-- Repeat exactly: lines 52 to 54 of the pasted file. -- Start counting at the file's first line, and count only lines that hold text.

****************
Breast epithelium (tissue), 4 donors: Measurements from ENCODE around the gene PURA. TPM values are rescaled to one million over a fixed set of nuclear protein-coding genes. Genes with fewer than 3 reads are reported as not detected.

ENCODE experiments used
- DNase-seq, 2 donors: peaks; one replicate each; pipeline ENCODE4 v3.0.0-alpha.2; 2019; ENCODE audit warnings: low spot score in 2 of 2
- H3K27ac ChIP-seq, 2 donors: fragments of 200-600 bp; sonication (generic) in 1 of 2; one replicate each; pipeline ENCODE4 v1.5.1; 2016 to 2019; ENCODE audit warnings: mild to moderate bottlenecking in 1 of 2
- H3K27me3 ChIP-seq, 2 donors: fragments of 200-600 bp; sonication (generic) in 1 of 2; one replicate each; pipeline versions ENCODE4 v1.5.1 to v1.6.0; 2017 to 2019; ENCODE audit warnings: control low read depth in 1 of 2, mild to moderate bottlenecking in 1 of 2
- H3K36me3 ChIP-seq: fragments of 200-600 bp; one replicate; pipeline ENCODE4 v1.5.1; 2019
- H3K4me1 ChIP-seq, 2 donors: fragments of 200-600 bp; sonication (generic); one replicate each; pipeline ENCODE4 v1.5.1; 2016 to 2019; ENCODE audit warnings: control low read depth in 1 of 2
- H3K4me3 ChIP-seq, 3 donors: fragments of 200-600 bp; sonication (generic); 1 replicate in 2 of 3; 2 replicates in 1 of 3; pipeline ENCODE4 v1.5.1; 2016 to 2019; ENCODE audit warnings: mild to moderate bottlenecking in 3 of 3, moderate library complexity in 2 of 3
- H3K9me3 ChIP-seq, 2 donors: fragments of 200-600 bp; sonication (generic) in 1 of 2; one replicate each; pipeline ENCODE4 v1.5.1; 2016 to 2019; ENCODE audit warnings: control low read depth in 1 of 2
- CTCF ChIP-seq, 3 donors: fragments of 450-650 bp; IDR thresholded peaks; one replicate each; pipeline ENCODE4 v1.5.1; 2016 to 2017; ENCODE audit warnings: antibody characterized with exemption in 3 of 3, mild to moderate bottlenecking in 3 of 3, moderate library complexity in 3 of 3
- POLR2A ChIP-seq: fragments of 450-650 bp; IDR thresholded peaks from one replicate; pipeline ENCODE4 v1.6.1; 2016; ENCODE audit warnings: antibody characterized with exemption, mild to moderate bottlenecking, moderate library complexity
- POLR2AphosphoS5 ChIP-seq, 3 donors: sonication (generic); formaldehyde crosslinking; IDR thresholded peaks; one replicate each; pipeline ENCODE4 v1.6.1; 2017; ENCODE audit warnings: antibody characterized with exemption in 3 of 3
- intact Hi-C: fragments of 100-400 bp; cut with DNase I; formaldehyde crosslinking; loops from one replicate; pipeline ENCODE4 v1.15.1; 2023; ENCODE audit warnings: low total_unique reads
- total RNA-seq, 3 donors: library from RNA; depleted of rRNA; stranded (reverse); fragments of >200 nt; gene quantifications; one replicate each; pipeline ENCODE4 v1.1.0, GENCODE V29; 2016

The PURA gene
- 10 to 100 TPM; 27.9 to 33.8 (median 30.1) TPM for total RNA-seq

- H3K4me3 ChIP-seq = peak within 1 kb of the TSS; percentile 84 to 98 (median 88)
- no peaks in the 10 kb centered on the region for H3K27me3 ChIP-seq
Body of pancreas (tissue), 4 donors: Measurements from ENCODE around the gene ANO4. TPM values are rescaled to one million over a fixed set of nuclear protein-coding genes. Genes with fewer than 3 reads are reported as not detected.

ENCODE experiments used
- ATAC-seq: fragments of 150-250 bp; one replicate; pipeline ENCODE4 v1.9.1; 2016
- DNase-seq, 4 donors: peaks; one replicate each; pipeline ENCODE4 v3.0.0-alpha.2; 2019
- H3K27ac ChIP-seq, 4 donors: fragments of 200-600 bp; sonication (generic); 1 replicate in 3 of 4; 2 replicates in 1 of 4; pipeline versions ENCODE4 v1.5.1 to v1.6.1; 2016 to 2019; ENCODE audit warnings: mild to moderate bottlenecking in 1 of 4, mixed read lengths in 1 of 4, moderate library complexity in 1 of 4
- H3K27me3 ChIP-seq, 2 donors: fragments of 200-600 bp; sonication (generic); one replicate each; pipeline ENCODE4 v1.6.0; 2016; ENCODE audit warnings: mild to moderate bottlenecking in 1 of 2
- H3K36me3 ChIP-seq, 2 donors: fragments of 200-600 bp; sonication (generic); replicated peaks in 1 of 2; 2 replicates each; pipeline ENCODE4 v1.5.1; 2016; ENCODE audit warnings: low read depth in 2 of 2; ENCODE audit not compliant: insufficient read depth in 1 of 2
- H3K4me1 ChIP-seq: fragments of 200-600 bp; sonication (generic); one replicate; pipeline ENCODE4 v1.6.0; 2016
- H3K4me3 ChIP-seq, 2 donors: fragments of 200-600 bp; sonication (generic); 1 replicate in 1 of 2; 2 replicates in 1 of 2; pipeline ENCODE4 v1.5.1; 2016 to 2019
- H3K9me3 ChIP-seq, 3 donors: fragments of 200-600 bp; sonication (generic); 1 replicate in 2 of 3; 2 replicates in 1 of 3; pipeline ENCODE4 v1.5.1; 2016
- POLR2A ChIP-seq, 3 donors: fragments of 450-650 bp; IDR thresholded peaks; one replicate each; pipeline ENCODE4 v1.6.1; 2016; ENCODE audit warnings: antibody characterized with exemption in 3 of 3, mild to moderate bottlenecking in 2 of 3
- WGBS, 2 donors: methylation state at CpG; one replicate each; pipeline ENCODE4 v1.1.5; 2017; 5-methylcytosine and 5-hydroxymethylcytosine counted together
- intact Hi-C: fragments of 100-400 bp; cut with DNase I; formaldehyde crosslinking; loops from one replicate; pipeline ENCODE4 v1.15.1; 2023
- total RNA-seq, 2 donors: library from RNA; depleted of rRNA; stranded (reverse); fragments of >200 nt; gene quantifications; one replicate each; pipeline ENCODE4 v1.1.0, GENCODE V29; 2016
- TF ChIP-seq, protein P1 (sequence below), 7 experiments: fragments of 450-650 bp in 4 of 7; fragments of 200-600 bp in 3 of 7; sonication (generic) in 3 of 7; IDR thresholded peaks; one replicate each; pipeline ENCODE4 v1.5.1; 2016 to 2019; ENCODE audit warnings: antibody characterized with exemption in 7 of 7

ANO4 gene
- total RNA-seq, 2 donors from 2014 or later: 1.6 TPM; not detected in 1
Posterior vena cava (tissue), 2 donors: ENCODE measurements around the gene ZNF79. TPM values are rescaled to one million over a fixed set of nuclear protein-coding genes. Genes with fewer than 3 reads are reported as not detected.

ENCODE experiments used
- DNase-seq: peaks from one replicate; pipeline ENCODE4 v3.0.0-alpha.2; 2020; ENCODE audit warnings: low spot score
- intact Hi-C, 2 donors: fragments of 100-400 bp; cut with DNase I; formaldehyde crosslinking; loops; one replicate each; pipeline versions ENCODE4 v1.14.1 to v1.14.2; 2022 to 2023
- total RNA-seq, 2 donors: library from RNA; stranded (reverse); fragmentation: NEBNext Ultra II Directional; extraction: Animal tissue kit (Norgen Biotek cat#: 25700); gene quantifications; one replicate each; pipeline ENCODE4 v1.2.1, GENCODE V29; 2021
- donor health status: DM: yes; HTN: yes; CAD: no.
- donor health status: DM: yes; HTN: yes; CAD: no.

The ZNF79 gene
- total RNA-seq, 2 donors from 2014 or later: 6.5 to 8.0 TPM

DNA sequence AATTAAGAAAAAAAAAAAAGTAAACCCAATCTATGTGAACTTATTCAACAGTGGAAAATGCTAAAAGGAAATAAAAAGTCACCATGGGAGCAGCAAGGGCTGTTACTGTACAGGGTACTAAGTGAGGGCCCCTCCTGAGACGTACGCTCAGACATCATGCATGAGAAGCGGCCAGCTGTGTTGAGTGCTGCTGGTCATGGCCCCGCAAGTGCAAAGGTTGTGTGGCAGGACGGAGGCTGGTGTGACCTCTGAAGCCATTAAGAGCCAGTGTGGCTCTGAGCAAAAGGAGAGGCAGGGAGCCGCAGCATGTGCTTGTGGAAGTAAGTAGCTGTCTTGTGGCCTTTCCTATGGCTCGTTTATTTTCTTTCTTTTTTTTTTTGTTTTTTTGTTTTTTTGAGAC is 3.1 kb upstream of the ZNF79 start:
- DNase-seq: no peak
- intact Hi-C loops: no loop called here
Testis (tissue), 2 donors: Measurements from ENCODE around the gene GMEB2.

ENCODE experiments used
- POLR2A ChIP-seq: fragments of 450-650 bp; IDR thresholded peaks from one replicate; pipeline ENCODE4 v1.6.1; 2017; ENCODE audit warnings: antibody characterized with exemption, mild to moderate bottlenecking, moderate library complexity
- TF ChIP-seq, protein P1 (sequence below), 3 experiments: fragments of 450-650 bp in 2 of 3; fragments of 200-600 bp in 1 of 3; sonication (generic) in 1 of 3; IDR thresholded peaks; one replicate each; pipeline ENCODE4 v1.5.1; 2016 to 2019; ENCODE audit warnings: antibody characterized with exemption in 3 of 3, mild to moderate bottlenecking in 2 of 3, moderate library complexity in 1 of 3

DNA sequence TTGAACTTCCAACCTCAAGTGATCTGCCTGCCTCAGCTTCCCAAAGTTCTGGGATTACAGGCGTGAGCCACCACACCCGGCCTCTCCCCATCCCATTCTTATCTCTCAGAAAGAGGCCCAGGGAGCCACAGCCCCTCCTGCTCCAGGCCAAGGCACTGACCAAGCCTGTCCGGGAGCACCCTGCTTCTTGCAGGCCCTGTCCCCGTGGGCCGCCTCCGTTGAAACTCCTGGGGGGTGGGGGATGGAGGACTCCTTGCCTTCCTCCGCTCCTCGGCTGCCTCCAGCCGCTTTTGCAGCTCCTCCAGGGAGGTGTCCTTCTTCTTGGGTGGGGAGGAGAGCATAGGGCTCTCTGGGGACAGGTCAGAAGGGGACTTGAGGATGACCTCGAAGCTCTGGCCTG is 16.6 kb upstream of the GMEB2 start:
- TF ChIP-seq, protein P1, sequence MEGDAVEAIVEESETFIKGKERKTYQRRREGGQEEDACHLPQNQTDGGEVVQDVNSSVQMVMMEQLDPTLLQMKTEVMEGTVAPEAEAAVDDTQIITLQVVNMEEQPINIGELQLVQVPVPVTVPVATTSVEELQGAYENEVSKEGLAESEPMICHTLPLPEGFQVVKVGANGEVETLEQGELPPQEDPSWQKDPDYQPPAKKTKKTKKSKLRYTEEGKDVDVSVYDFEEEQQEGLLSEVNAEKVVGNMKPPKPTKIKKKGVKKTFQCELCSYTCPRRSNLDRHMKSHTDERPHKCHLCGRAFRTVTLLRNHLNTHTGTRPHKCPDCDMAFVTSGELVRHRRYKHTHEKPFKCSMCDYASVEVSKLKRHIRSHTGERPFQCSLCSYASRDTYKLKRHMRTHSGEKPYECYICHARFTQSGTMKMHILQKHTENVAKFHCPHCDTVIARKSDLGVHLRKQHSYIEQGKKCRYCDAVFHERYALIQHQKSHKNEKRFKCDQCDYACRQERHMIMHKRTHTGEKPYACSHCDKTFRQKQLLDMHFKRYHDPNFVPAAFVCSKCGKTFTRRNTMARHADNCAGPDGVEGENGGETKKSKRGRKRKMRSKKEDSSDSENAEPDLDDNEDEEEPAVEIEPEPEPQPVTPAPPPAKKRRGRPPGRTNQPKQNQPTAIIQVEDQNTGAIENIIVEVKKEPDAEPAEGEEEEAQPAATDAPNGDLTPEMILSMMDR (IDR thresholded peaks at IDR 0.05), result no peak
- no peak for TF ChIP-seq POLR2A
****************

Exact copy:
DNA sequence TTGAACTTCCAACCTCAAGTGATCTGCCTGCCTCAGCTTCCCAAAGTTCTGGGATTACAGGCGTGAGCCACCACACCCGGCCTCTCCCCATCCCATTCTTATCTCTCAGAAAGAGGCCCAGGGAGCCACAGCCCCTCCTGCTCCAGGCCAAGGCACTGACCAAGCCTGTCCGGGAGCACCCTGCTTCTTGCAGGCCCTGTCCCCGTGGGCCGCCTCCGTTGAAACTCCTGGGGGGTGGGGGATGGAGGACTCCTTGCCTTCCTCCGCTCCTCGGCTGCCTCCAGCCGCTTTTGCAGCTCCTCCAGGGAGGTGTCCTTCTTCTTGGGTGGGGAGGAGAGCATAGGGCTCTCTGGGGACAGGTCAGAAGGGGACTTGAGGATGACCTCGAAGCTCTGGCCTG is 16.6 kb upstream of the GMEB2 start:
- TF ChIP-seq, protein P1, sequence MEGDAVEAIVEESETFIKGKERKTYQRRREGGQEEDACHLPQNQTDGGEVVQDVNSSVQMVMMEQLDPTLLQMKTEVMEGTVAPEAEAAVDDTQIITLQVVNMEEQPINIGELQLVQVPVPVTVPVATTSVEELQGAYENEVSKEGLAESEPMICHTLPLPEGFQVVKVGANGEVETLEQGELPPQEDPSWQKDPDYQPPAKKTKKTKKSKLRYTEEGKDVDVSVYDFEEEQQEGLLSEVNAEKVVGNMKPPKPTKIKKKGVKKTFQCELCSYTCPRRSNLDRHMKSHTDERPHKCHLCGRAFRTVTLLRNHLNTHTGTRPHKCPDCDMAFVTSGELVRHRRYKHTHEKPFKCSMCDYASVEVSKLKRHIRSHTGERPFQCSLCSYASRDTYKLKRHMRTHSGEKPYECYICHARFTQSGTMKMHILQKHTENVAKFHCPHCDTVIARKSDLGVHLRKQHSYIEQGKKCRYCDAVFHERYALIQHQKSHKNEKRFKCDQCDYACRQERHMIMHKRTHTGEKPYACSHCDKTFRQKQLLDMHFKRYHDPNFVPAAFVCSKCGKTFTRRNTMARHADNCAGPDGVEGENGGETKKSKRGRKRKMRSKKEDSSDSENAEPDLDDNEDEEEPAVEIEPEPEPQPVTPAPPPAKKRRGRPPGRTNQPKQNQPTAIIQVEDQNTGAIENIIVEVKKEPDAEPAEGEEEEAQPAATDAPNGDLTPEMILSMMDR (IDR thresholded peaks at IDR 0.05), result no peak
- no peak for TF ChIP-seq POLR2A